3 Reasons to consider treating your dog’s cancer through a whole foods diet.

boiler-2Many people may be conflicted about treating their dogs’  cancer outside of the traditional medicine protocol. I am not here to try to convince anyone of anything, but if I can help swing the scales a bit for someone already leaning towards natural remedies, I’d like to share my three reasons for choosing the natural route for Bart.

1. It’s a harsh fact to consider, but our animal friends’ life spans are regretfully shorter than that of an average human, even if they remain healthy all their years. This is obvious, but I really do think that in times of duress and panic involving your dog’s health, many people somehow shut themselves off to this fact. We all do it in one way or another regarding a myriad of issues. It’s called cognitive dissonance*, and it basically means that under certain circumstances human nature clouds our clear thinking. So when considering the lifespan of our four-legged babies, it is wise to ask yourself a few questions. If your dog is a senior: “Is my senior dog simply at the end of his or her life, and should I prepare for letting him or her go?” If your dog is not a senior, but a young adult, “Would he or she choose chemotherapy if they had the ability to understand what it is and what it entails?” “Is it actually worth putting my dog through more pain and anxiety?” And another important question to ask that unfortunately must be addressed, “Can I afford conventional treatments even if they fail?”  The amount of time Bart was given by the oncologist with chemotherapy was going to only be 8 months and 3 months if I chose “nothing,” which is possibly how this doctor would consider the path I took. Well it has been over 3 years now, and Bart is a mature 11 years old.

2. For me, the most important reason I chose to go this route with Bart was the fact that I knew he would be happy eating home cooked meals even if he only lived for a few more weeks or months. I just wanted to make him as comfortable and as happy as I could before we have to say goodbye. I have definitely succeeded here. He seemed happier these past 3 years than he had his whole life. He really loves his meals.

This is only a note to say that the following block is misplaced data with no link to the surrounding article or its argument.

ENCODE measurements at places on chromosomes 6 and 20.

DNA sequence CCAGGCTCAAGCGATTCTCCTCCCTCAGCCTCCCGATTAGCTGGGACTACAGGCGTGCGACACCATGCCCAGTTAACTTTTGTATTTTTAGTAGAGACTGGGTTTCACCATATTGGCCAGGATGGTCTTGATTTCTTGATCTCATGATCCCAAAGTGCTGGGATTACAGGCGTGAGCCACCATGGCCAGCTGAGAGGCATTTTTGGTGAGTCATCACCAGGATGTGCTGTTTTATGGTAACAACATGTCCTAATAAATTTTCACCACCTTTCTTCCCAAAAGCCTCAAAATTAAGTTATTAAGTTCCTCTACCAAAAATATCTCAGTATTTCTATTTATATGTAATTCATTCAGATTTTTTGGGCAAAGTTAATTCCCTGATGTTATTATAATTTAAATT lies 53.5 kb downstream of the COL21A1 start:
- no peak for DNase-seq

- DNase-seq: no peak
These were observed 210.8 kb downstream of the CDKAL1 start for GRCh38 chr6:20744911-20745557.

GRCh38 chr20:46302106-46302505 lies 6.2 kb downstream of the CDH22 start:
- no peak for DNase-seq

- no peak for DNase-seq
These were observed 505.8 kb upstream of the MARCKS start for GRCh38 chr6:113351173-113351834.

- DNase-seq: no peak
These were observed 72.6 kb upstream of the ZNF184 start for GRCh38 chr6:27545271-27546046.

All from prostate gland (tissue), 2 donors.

3. The cost of feeding your dog a whole food diet varies depending on the size of your dog, but the cost of conventional chemotherapy does not. Conventional medicine is expensive and extensive. A Whole Foods diet for you dog will cost you more than kibble, and it is a commitment, but it is far cheaper than conventional methods, prescriptions, chemotherapy, radiation, surgery and doctor’s appointments.

*wikipedia: In psychology, cognitive dissonance is the mental stress or discomfort experienced by an individual who holds two or more contradictory beliefs, ideas, or values at the same time, or is confronted by new information that conflicts with existing beliefs, ideas, or values.

Check out the anti-cancer diet I’ve been using with Bart for the past 3+ years: https://doggeared.wordpress.com/an-anti-cancer-diet-for-dogs/

If you have success stories of your own, please feel free to share them on this blog by hitting reply. I would love to hear from you!

Another Success Story From A Doggeared Reader!

Last night I got not one, but two responses from people who came across my site who are also cooking for their dogs to defeat cancer. Kylie shared this about her dog Bear. The image below is from:

I too have had great success with my boy and his diet. Bear was diagnosed with mast cell grade 3 cancer 11 months ago, they wanted to start chemo ASAP. They said chemo would give him 1-2 years but with no chemo they gave him 3-5 months max! He wasn’t showing signs of sickness so I thought why risk him getting sick from chemo. So I completely changed his diet.2334aaf77efaea31fee724a613e2b153